Supplies on Demand
Supplies on Demand
Problem: Managing office-supply inventory and purchases
Solution: A Web site that does it all
Payoff: Cost savings, fewer headaches
Even the smallest businesses can find it challenging to control variable expenses like office supplies. And at growing companies those costs can quickly veer out of control.
At Barfield, Murphy, Shank & Smith PC, a $3.5-million accounting firm in Birmingham, Ala., the task of keeping those costs in check falls to David King, the company's administrator. Among other responsibilities, King oversees the purchasing of supplies like the truckloads of paper, pencils, and three-ring binders that accountants use to prepare clients' financial statements.
King's firm, which grew from 20 to 50 employees in three years, spends upward of $35,000 annually on office products. At first King tried to monitor inventories. But more often than not, employees would fax orders for pens or staples or tape dispensers directly to an office-supply vendor -- without authorization.
"Our vendors would see that the person making the order worked here, and they'd process it," King says. "We'd get the invoice, and I'd look at it and say, 'Why did we order $500 worth of file folders? Did we look at another option?"
Then, on a plane trip last summer, a partner in King's firm sat next to an executive from a Web-based company that specializes in streamlining the supply-ordering process. The partner was so impressed with the executive's company -- called Works.com -- that he asked King to give it a try.
Works.com CEO Bo Holland cofounded the company in September 1997 based on his own supply-buying experiences at two previous jobs. Going through the typical company routine -- filling out, filing, and processing purchase orders and then waiting for delivery -- was always a hassle. "It took too long, sometimes I'd get the wrong items, and we paid too much money," Holland recalls. On the flip side, when Holland ordered supplies himself, he had to file an expense report and wait for reimbursement. So he created a Web site that automates the entire buying process, from purchasing a pencil to accounting for that pencil's cost in the company's books.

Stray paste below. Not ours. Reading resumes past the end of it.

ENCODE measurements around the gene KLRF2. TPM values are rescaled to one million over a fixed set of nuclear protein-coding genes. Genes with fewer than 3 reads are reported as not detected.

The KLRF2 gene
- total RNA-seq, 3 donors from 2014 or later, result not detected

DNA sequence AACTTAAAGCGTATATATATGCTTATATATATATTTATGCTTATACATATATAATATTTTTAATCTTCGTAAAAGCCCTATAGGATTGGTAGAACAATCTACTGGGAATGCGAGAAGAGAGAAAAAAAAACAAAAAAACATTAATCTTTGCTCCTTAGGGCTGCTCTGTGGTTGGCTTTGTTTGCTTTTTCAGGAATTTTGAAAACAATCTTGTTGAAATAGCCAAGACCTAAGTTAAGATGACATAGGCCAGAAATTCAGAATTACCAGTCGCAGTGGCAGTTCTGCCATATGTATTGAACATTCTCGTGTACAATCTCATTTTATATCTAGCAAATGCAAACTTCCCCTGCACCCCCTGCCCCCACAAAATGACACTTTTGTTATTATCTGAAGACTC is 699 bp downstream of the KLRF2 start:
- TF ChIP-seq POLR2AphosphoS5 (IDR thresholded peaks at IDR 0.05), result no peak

Basically, Works.com, based in Austin, Texas, sells office and business products, most available by overnight delivery. But beyond that, it enables purchasing managers to watch their budgets while allowing employees to order supplies as needed. For instance, an accountant can visit Works.com and order a particular box of pencils. The order gets E-mailed first to a purchasing manager for authorization. In King's case, if he decides the purchase fits into the firm's budget, he approves the order, and Works.com delivers it the next day. King even created a virtual supply cabinet stocked with preapproved supplies that employees can order on their own, such as pens, paper clips, and printer toner cartridges.
For King, one of Works.com's best features is its cooperative buying program, which lets his company join forces with others to get discounts. For instance, he used to spend about $25 a case for paper. In the co-op program, King agrees to spend 75% of his company's annual office-supply budget at Works.com, and he pays a $50 annual fee. In exchange he gets paper for just $19 a case. For an organization that purchases thousands of dollars' worth of paper annually, that $6-a-case savings adds up fast.
Currently, King has arranged for only a few staffers to use Works .com. But if the savings keep growing, he envisions a day when all employees will handle their own purchases. "We used to have a bookshelf of catalogs from office-supply vendors that we'd use to make our orders," King says. "Since we've gone to ordering most of our products from Works.com, I've thrown them away."
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